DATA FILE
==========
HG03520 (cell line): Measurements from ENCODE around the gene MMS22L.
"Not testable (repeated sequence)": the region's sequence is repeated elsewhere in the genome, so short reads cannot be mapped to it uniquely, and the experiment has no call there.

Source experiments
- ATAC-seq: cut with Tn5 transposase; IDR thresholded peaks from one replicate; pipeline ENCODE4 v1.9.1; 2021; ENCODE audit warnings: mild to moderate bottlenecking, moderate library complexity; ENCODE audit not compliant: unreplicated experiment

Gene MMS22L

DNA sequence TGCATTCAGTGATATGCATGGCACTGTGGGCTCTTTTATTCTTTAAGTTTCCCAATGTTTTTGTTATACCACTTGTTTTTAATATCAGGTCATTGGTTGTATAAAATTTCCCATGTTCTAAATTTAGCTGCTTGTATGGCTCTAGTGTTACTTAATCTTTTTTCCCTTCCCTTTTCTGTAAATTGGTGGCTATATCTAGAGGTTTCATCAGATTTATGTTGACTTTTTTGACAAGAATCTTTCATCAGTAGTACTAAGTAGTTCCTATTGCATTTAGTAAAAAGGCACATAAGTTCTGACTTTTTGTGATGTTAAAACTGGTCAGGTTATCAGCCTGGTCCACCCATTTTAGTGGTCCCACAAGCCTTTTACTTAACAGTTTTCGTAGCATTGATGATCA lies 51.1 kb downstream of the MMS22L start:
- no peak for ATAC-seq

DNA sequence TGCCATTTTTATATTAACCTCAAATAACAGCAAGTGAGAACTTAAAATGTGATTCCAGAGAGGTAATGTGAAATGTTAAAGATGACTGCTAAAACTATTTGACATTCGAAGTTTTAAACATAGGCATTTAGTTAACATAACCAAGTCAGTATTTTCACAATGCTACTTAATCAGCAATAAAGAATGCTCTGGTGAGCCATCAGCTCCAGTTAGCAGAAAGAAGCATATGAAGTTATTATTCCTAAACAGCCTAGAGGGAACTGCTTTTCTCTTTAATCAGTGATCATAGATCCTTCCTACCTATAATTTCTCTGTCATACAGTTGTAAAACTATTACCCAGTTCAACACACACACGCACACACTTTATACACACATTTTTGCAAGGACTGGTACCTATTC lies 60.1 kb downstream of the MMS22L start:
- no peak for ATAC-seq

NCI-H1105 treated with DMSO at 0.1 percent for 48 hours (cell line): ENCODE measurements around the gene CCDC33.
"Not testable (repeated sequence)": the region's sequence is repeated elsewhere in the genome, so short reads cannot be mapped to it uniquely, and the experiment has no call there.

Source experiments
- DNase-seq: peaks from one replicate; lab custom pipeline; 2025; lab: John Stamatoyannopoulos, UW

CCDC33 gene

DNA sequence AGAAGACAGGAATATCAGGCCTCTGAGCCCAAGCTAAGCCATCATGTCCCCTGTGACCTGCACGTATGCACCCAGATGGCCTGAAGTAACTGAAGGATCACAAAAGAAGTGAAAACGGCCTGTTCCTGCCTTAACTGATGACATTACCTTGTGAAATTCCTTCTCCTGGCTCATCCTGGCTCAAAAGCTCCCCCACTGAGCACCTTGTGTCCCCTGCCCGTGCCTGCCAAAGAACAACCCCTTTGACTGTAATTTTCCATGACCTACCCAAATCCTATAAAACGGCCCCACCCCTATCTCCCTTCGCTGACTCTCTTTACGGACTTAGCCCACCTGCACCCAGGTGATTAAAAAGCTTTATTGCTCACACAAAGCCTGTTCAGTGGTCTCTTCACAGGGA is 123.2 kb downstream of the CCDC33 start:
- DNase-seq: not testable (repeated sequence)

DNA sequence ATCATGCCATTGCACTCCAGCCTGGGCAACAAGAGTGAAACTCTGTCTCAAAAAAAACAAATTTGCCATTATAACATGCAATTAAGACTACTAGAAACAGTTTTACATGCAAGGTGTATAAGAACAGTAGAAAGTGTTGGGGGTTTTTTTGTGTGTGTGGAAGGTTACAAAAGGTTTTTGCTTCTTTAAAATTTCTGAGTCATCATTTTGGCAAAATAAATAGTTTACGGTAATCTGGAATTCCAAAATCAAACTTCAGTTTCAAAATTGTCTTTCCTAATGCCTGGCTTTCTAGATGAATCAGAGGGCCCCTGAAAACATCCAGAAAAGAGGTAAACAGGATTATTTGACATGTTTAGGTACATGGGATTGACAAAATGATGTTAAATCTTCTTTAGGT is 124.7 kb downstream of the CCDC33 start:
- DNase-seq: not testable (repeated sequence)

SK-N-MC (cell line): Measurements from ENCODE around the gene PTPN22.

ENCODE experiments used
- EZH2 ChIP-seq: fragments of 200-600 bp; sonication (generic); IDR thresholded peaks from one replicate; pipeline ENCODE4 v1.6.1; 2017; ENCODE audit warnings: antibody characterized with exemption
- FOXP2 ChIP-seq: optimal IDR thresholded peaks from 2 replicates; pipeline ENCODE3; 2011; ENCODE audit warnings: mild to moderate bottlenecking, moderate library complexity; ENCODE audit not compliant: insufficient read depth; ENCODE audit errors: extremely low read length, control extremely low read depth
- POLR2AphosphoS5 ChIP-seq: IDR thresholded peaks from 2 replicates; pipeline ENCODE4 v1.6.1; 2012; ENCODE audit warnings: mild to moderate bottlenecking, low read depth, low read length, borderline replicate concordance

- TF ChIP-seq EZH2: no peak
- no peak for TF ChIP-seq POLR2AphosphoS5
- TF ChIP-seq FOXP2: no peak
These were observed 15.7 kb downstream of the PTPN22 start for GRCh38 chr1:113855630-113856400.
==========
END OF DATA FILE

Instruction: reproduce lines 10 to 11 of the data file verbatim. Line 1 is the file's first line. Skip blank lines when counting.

NCI-H1105 treated with DMSO at 0.1 percent for 48 hours (cell line): ENCODE measurements around the gene CCDC33.
"Not testable (repeated sequence)": the region's sequence is repeated elsewhere in the genome, so short reads cannot be mapped to it uniquely, and the experiment has no call there.